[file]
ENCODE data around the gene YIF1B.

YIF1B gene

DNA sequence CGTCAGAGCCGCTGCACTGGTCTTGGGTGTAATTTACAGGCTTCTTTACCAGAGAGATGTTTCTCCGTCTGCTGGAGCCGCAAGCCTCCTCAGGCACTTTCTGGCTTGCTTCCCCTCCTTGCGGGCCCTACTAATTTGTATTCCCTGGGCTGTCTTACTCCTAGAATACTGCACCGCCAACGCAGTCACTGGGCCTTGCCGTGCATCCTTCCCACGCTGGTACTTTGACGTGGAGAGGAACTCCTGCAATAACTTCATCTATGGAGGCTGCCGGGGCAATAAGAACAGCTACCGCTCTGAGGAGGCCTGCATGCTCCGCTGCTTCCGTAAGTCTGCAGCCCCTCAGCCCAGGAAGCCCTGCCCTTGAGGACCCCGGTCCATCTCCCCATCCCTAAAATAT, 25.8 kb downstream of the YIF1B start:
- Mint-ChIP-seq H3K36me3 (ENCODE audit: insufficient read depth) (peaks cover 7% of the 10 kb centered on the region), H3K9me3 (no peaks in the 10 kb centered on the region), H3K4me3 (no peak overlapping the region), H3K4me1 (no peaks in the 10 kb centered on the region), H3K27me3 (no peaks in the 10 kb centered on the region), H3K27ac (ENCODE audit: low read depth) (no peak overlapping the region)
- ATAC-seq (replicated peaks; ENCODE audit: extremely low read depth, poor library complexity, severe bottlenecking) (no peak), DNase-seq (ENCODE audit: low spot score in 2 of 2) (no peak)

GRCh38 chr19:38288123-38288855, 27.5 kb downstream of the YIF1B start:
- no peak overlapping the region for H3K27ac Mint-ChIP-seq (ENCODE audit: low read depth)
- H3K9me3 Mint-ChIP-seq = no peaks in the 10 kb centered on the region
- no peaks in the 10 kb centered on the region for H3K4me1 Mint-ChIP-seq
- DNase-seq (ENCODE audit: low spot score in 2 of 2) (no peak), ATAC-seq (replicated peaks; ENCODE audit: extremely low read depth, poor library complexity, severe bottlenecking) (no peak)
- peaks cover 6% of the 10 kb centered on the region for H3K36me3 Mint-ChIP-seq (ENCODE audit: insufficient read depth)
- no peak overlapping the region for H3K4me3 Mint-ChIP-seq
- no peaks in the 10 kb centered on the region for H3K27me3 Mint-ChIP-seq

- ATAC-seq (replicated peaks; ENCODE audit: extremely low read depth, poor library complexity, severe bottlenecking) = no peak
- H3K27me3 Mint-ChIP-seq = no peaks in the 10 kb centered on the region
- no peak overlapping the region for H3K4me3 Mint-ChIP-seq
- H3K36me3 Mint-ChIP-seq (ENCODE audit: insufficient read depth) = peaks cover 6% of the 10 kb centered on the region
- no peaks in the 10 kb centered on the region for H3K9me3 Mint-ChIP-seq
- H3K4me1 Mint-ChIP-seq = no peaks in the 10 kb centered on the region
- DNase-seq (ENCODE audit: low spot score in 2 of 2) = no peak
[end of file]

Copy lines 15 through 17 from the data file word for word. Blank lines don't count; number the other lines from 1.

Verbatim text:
- H3K27me3 Mint-ChIP-seq = no peaks in the 10 kb centered on the region
- no peak overlapping the region for H3K4me3 Mint-ChIP-seq
- H3K36me3 Mint-ChIP-seq (ENCODE audit: insufficient read depth) = peaks cover 6% of the 10 kb centered on the region